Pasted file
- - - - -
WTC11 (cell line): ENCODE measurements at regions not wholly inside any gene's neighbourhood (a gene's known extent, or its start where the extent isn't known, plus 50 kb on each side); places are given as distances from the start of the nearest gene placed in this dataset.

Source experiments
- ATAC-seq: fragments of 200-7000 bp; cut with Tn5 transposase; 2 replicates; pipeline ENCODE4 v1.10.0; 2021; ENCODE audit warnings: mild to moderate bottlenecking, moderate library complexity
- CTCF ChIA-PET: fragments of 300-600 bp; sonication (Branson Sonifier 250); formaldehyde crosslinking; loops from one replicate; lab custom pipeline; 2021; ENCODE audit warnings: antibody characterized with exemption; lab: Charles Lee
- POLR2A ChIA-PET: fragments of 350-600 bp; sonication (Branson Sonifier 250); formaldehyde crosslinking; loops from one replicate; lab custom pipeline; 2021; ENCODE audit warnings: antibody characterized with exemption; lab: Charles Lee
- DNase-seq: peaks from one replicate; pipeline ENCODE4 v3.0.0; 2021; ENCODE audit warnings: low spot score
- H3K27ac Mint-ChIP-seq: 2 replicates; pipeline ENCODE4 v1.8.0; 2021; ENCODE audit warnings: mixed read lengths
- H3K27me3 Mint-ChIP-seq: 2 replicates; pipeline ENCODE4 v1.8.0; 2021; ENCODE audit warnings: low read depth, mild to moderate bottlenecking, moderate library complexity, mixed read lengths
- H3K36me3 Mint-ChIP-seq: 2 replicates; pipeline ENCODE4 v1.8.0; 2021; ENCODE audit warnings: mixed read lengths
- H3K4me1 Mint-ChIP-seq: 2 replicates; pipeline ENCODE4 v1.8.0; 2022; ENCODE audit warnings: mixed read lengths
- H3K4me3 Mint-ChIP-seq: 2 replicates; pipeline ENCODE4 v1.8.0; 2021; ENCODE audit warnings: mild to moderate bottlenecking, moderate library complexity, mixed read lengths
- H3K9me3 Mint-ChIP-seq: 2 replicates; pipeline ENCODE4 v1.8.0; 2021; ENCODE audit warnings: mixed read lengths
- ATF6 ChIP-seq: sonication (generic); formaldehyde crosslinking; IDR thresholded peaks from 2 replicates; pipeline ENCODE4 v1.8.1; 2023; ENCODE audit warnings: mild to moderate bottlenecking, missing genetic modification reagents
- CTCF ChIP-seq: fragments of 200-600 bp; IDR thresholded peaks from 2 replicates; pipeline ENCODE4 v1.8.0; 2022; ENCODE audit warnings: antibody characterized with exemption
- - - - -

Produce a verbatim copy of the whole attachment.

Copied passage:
WTC11 (cell line): ENCODE measurements at regions not wholly inside any gene's neighbourhood (a gene's known extent, or its start where the extent isn't known, plus 50 kb on each side); places are given as distances from the start of the nearest gene placed in this dataset.

Source experiments
- ATAC-seq: fragments of 200-7000 bp; cut with Tn5 transposase; 2 replicates; pipeline ENCODE4 v1.10.0; 2021; ENCODE audit warnings: mild to moderate bottlenecking, moderate library complexity
- CTCF ChIA-PET: fragments of 300-600 bp; sonication (Branson Sonifier 250); formaldehyde crosslinking; loops from one replicate; lab custom pipeline; 2021; ENCODE audit warnings: antibody characterized with exemption; lab: Charles Lee
- POLR2A ChIA-PET: fragments of 350-600 bp; sonication (Branson Sonifier 250); formaldehyde crosslinking; loops from one replicate; lab custom pipeline; 2021; ENCODE audit warnings: antibody characterized with exemption; lab: Charles Lee
- DNase-seq: peaks from one replicate; pipeline ENCODE4 v3.0.0; 2021; ENCODE audit warnings: low spot score
- H3K27ac Mint-ChIP-seq: 2 replicates; pipeline ENCODE4 v1.8.0; 2021; ENCODE audit warnings: mixed read lengths
- H3K27me3 Mint-ChIP-seq: 2 replicates; pipeline ENCODE4 v1.8.0; 2021; ENCODE audit warnings: low read depth, mild to moderate bottlenecking, moderate library complexity, mixed read lengths
- H3K36me3 Mint-ChIP-seq: 2 replicates; pipeline ENCODE4 v1.8.0; 2021; ENCODE audit warnings: mixed read lengths
- H3K4me1 Mint-ChIP-seq: 2 replicates; pipeline ENCODE4 v1.8.0; 2022; ENCODE audit warnings: mixed read lengths
- H3K4me3 Mint-ChIP-seq: 2 replicates; pipeline ENCODE4 v1.8.0; 2021; ENCODE audit warnings: mild to moderate bottlenecking, moderate library complexity, mixed read lengths
- H3K9me3 Mint-ChIP-seq: 2 replicates; pipeline ENCODE4 v1.8.0; 2021; ENCODE audit warnings: mixed read lengths
- ATF6 ChIP-seq: sonication (generic); formaldehyde crosslinking; IDR thresholded peaks from 2 replicates; pipeline ENCODE4 v1.8.1; 2023; ENCODE audit warnings: mild to moderate bottlenecking, missing genetic modification reagents
- CTCF ChIP-seq: fragments of 200-600 bp; IDR thresholded peaks from 2 replicates; pipeline ENCODE4 v1.8.0; 2022; ENCODE audit warnings: antibody characterized with exemption